Donald Trump will sign an executive order effectively defining Judaism as a nationality, not just a religion, in what the White House has described as an order to combat antisemitism on US college campuses.
The move has already been criticised by free speech advocates, who were concerned a broader definition of antisemitism could be used to limit criticism of Israel’s government.
The order will widen the federal government’s definition of antisemitism and instruct it to be used in enforcing laws against discrimination on college campuses, several US officials told the Associated Press.
However, he has also closely aligned himself with Israel, such as by moving the US embassy from Tel Aviv to Jerusalem and reversing the government’s four-decade policy on Israeli settlements in the occupied West Bank by saying it no longer considers them inconsistent with international law.
Mr Trump is expected to order the Department of Education to consider the International Holocaust Remembrance Alliance’s definition of antisemitism, which can include criticism of Israel, when evaluating discrimination complaints under Title VI of the Civil Rights Act.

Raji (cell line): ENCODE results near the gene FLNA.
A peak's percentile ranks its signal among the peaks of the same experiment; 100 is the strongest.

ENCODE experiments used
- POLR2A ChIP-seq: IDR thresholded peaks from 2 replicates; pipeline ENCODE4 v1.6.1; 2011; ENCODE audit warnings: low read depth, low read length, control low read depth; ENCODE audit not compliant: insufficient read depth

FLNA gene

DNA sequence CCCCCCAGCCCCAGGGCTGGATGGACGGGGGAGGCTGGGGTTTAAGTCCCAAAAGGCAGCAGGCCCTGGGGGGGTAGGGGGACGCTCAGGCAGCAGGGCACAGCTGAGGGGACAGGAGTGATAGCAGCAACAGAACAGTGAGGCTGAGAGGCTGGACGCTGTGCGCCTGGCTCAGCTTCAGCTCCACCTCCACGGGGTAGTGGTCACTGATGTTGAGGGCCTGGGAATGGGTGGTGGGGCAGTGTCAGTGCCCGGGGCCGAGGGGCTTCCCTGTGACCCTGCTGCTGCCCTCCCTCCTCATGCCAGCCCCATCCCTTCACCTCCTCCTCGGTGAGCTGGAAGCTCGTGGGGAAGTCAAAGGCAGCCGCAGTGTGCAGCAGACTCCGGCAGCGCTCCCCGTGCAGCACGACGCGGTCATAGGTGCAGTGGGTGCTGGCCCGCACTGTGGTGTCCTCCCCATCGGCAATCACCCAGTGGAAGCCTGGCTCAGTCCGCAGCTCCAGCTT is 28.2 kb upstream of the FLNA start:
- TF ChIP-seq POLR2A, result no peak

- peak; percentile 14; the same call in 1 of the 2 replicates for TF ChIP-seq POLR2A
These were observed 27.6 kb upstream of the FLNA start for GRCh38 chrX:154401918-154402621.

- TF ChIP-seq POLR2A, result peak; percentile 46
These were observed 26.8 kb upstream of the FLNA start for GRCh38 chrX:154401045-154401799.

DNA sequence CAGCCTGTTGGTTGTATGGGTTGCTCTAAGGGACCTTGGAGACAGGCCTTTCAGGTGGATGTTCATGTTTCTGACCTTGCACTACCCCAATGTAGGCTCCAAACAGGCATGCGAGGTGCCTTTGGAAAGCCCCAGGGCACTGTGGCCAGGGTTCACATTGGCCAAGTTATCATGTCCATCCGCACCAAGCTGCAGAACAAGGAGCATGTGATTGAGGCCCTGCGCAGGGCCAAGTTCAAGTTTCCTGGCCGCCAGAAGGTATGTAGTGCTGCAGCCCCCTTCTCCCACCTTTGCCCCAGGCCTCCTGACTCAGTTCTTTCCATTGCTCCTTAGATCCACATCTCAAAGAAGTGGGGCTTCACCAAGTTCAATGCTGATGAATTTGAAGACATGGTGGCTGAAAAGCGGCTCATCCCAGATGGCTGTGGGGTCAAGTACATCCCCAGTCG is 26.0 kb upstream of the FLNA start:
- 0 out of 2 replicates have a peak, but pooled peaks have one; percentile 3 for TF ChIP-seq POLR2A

The definition says antisemitism may include “targeting of the state of Israel”. But one official told the Associated Press the order was not intended to limit freedom of expression and was not intended to suppress the boycott, divestment and sanctions (BDS) movement.
Israel’s government has urged its allies to rein in the boycott movement, which has caused tensions as it proliferates across US campuses. Backers of the movement have denied it is antisemitic and say they are critical of the Israeli government’s policies towards Palestinians, not of Jews.
Another official said the order was a response to an alarming rise in the number of antisemitic incidents on US campuses and would give Jewish students who are discriminated against on religious grounds the same recourse as black students victimised by racism.
White supremacist propaganda on US campuses has risen by 7 per cent from the last academic year, which ended in May, according to the Anti-Defamation League’s Center on Extremism.
The Republican Jewish Coalition has celebrated the move, with the group’s chairman, former senator Norm Coleman, describing it as “a truly historic and important moment for Jewish Americans” and saying Mr Trump was “the most pro-Jewish president” in US history.